The most painful thing that EVERY recruiter goes through... "the client hasn't gotten back to me".
There are many articles slamming lazy recruiters, but I’m not one, so you kind of have to read this.
Time and time again, I am sitting with a client taking a brief and this is how the conversation goes:
Me: "So when do you need this person to start?"
Client: "Yesterday, it's so urgent!"
Me: "Okay, so if I send you CV's this week I will get feedback straight away?"
Client: "Yes sure, just drop me a WhatsApp if I don't respond within a day"
CV goes out a day or 2 after the meeting... crickets...
I cannot emphasize enough how fast you need to move in making new hires. Especially in Singapore, where everyone wants/needs to hire a Permanent Resident or Citizen so they can get MOM (Ministry of Manpower) off their back.
Particularly with Digital Design and UX UI, we are in a candidate-short market or what I like to call the design drought.
Don't get me wrong, the whole hiring process doesn't need to be rushed. Take time to interview your candidate by all means, spend a good one hour and make it an interactive piece.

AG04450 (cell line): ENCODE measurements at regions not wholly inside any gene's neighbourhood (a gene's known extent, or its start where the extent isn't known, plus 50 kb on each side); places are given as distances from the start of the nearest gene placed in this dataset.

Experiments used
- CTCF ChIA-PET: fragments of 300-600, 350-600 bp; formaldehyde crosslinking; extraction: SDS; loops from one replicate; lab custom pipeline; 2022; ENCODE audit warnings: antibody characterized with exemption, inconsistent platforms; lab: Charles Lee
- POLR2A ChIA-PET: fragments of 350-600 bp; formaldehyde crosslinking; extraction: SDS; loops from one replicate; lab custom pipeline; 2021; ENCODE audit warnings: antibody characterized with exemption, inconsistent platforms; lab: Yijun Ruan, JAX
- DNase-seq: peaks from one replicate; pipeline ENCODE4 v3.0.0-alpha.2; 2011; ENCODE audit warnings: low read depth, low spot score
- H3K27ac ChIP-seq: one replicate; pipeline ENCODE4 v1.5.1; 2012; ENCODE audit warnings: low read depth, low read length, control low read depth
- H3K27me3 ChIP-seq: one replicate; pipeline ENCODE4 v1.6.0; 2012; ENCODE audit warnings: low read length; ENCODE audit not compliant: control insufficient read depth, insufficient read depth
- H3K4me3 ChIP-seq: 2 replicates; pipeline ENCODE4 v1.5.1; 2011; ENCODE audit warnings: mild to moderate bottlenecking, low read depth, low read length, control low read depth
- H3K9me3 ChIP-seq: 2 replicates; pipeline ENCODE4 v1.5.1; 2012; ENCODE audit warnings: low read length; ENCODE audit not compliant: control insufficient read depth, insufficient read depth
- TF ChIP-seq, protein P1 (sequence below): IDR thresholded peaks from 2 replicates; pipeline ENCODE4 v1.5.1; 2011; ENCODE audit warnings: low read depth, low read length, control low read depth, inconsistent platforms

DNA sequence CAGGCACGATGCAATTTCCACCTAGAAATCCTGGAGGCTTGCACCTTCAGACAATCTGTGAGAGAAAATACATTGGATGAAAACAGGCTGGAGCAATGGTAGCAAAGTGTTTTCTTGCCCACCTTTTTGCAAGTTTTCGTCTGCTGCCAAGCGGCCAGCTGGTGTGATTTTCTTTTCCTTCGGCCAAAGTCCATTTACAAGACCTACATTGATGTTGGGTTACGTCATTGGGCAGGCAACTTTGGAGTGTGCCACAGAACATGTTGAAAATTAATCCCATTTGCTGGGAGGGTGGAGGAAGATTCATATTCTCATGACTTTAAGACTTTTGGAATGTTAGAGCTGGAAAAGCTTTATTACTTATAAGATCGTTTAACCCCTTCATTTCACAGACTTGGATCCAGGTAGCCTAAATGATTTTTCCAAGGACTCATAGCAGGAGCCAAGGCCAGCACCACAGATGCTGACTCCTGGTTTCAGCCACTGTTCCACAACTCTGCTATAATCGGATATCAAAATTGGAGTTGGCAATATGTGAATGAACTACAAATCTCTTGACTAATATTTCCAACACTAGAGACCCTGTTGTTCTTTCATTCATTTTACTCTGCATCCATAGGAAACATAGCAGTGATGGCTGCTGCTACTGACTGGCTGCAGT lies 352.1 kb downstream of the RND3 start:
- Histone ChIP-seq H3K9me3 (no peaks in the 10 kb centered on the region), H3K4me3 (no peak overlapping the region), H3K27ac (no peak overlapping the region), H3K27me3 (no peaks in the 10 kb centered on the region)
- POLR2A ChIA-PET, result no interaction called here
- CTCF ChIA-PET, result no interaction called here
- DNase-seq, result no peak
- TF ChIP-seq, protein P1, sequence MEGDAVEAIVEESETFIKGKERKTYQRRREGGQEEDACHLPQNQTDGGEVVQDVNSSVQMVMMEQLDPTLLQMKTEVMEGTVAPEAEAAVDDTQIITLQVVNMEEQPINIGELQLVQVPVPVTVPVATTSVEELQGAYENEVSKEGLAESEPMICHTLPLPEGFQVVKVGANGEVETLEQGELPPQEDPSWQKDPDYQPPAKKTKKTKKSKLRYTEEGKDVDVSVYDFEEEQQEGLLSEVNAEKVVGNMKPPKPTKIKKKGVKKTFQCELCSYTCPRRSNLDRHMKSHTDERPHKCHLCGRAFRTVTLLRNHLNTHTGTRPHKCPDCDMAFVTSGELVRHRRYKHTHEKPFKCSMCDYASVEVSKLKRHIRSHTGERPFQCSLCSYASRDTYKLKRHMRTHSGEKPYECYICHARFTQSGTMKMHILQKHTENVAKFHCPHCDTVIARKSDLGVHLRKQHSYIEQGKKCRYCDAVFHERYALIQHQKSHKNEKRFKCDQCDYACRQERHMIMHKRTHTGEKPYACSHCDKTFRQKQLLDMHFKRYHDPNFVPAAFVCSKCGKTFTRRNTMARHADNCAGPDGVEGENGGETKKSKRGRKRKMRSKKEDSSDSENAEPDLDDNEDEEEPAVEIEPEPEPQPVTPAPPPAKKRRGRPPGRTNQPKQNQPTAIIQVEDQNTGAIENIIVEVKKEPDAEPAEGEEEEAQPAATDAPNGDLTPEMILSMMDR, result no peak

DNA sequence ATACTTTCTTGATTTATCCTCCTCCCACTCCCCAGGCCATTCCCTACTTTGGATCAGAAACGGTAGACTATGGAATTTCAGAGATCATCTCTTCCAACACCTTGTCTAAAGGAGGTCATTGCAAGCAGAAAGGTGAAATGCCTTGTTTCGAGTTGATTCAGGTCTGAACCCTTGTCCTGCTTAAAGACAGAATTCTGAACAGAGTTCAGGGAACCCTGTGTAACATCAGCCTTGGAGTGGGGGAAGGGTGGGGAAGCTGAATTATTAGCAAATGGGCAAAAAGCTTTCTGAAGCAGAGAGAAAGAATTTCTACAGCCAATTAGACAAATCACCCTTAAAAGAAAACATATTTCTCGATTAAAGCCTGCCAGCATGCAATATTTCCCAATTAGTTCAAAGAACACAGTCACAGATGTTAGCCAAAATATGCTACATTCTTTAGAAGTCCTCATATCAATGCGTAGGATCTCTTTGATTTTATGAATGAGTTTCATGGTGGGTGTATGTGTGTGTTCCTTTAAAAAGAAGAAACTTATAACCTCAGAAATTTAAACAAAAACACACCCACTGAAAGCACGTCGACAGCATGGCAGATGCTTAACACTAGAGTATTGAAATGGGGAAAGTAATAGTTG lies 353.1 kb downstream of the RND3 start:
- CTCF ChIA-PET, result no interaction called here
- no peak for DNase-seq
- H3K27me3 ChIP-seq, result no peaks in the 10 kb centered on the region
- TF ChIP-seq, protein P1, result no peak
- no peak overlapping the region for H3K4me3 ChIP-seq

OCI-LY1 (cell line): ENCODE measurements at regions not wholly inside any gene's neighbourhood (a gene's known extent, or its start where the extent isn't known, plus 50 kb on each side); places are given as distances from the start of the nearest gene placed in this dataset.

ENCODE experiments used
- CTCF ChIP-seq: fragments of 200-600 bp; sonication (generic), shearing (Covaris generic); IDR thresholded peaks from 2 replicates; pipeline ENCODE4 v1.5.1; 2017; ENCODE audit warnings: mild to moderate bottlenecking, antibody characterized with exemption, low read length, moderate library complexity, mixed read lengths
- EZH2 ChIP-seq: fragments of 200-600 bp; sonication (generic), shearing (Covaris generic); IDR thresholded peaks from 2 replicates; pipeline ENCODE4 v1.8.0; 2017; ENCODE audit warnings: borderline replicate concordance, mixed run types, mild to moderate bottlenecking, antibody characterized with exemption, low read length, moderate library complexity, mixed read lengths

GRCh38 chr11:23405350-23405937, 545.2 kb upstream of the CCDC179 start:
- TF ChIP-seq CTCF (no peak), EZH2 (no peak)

However, you must move fast with schedules and feedback because if they are a hot candidate, I can assure you their CV is sitting with 10 other hiring managers (and if you are unlucky, it's a start-up that is going to move fast and get an offer out within 2 weeks of the 1st interview).
Create a system and interview process for specific roles and have your staff put time aside in their diary especially for interviews. Not just 15 minute chats about what they do in their free time, but a good 1 hour covering their portfolio and achievements etc. Save the 15 minute wrap up to get to know them and see if there is a mutual culture fit.
This article shares more about why hiring faster is absolutely essential for your business.
If you are looking to grow your team and what to chat about an effective hiring plan and interview process of your Designers, do not hesitate to reach out to me: firstname.lastname@example.org
It pays to be thorough when you’re evaluating a candidate, but you should be aware that the longer you deliberate, the higher the chance that you might lose the candidate to a competitor.